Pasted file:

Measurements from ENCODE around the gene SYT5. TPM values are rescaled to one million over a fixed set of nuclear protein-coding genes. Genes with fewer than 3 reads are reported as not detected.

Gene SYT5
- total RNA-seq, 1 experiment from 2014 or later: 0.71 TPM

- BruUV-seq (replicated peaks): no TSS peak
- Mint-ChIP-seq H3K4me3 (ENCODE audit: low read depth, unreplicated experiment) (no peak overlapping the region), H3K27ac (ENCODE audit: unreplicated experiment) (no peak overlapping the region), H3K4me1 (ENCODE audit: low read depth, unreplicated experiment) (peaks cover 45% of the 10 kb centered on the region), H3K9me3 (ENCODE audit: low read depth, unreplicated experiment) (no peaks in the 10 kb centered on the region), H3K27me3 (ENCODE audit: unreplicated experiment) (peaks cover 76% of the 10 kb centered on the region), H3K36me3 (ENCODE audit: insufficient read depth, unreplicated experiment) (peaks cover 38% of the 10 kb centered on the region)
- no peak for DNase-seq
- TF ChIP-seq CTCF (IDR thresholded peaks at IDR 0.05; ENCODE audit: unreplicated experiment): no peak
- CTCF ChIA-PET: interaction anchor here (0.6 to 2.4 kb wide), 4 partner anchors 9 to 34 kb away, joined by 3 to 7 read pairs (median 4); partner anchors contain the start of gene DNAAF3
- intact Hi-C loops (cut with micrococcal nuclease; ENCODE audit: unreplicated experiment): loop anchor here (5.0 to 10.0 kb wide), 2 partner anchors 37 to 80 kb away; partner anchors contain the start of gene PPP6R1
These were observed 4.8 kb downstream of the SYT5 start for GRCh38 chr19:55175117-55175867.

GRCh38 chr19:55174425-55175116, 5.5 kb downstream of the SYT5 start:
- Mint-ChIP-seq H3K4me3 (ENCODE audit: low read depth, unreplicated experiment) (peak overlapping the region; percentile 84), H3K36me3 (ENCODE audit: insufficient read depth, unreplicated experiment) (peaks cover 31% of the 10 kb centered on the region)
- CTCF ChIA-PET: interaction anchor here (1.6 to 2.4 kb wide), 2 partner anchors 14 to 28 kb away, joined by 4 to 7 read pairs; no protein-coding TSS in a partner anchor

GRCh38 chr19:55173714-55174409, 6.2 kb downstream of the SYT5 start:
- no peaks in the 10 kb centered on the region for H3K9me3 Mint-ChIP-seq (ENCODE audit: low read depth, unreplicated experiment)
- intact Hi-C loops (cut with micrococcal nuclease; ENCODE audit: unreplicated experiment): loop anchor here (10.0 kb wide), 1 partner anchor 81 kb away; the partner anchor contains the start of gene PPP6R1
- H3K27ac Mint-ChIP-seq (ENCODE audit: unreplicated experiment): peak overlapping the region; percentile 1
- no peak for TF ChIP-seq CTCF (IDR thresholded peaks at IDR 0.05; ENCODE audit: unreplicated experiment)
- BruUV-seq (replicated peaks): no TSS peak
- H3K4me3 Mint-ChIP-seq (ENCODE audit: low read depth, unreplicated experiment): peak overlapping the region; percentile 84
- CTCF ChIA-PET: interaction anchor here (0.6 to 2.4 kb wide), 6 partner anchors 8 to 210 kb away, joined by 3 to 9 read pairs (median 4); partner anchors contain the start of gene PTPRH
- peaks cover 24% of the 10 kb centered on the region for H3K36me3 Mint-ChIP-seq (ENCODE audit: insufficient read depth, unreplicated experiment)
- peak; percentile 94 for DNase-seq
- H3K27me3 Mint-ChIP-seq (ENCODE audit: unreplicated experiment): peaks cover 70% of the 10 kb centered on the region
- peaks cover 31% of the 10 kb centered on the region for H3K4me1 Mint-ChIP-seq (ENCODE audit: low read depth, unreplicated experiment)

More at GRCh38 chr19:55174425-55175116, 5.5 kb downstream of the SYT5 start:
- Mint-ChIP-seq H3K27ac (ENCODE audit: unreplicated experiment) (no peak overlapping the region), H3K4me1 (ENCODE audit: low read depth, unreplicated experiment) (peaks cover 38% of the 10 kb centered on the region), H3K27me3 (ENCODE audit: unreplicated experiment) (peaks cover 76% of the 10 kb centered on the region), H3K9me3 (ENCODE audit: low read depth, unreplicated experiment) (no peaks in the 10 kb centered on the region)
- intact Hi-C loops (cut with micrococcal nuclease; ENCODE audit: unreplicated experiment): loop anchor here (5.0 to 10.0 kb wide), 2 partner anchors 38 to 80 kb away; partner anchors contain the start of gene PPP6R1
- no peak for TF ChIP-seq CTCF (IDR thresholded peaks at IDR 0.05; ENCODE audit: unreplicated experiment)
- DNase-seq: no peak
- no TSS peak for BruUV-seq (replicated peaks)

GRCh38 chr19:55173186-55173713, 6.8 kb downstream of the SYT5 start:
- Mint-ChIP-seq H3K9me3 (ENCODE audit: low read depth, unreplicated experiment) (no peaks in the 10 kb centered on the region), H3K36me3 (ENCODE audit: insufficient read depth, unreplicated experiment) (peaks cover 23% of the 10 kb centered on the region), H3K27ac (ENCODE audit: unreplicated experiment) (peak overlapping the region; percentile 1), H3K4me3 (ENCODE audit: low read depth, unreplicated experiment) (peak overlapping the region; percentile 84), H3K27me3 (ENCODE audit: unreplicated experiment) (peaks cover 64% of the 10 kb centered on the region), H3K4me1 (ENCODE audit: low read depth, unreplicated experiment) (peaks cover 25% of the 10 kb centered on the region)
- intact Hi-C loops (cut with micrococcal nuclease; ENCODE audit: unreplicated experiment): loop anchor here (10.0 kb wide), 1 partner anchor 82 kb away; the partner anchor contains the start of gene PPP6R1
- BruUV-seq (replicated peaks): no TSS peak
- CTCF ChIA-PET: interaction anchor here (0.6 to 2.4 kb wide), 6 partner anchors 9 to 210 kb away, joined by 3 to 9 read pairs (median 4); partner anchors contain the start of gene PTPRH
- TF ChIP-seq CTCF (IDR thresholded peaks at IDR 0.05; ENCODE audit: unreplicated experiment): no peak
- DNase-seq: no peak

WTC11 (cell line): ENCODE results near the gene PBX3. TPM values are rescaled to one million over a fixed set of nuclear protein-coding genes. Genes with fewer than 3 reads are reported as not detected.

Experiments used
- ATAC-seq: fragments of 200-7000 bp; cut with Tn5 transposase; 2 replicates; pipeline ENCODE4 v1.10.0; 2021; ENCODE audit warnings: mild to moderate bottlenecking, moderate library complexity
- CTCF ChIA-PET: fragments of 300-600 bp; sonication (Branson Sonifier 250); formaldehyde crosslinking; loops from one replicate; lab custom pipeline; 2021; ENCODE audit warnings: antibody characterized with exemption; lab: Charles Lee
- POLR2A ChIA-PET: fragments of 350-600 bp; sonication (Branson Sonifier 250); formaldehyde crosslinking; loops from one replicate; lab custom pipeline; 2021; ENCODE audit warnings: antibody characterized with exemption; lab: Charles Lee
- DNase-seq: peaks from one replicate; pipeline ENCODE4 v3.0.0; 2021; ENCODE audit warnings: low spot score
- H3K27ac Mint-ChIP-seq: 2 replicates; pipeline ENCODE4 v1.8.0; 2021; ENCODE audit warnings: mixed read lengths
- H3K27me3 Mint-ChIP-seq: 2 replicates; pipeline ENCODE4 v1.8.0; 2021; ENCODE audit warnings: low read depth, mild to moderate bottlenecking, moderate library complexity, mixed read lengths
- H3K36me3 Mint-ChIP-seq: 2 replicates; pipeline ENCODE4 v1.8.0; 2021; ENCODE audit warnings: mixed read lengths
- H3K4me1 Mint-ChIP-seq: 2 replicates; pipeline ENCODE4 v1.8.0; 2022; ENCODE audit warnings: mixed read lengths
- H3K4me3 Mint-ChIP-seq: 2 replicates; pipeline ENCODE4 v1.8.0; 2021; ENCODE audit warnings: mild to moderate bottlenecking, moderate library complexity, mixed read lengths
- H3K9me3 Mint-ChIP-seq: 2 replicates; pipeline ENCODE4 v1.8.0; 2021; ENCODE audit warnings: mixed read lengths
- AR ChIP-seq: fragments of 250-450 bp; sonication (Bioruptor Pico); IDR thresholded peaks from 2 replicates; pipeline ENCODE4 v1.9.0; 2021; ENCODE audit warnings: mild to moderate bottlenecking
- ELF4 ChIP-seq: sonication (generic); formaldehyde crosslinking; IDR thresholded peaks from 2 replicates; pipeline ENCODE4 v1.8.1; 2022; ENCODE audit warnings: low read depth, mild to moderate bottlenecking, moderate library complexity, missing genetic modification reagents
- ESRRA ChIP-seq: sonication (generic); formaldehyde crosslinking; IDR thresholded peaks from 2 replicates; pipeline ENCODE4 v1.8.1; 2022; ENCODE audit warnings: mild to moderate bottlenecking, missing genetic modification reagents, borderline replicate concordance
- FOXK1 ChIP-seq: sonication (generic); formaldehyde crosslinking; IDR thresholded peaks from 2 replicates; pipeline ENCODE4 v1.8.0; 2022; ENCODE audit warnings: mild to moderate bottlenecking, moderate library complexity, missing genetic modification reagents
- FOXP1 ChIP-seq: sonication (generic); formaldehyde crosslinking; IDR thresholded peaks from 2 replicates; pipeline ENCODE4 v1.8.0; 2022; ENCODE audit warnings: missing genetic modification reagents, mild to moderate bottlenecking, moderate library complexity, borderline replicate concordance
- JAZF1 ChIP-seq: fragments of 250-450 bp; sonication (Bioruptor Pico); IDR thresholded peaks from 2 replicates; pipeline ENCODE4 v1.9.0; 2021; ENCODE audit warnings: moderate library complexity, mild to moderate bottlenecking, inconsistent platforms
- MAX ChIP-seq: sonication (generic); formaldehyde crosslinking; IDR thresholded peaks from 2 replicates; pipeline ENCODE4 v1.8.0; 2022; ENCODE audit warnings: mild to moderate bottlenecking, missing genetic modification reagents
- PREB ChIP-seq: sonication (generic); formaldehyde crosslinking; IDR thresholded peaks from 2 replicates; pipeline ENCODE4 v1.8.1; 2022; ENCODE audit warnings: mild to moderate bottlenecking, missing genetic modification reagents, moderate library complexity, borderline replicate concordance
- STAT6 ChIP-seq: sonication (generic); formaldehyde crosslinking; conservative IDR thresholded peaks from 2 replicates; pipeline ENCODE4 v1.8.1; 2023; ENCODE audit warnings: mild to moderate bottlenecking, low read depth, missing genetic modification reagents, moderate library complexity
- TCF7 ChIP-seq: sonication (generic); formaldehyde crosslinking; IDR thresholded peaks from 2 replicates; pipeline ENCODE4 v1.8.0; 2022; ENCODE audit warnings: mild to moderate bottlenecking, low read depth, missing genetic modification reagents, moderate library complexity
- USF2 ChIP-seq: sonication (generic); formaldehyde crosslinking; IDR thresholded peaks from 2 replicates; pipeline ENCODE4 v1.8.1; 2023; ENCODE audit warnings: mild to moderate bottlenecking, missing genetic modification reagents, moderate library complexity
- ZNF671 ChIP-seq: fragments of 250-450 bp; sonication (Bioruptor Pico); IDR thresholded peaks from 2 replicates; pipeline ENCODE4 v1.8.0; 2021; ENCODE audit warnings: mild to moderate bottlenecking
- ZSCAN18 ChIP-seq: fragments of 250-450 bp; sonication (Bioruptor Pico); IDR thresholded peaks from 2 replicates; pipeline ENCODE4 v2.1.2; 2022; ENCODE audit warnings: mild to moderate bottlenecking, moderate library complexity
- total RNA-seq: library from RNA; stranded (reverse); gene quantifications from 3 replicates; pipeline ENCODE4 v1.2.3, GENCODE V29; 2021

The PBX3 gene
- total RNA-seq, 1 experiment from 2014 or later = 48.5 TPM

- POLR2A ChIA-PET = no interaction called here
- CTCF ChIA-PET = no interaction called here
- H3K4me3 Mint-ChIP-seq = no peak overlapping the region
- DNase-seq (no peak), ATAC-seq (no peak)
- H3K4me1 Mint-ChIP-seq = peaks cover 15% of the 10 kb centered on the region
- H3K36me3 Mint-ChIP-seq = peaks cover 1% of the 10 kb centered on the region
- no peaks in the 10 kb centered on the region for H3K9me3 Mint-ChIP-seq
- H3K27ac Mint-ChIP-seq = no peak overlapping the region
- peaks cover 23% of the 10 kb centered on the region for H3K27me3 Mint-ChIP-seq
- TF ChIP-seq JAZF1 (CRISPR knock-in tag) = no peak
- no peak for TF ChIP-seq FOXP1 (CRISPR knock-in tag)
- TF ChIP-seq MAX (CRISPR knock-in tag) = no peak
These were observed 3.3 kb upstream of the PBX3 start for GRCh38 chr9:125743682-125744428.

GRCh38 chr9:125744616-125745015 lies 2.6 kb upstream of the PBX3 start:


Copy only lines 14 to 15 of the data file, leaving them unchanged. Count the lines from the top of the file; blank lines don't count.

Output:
GRCh38 chr19:55173714-55174409, 6.2 kb downstream of the SYT5 start:
- no peaks in the 10 kb centered on the region for H3K9me3 Mint-ChIP-seq (ENCODE audit: low read depth, unreplicated experiment)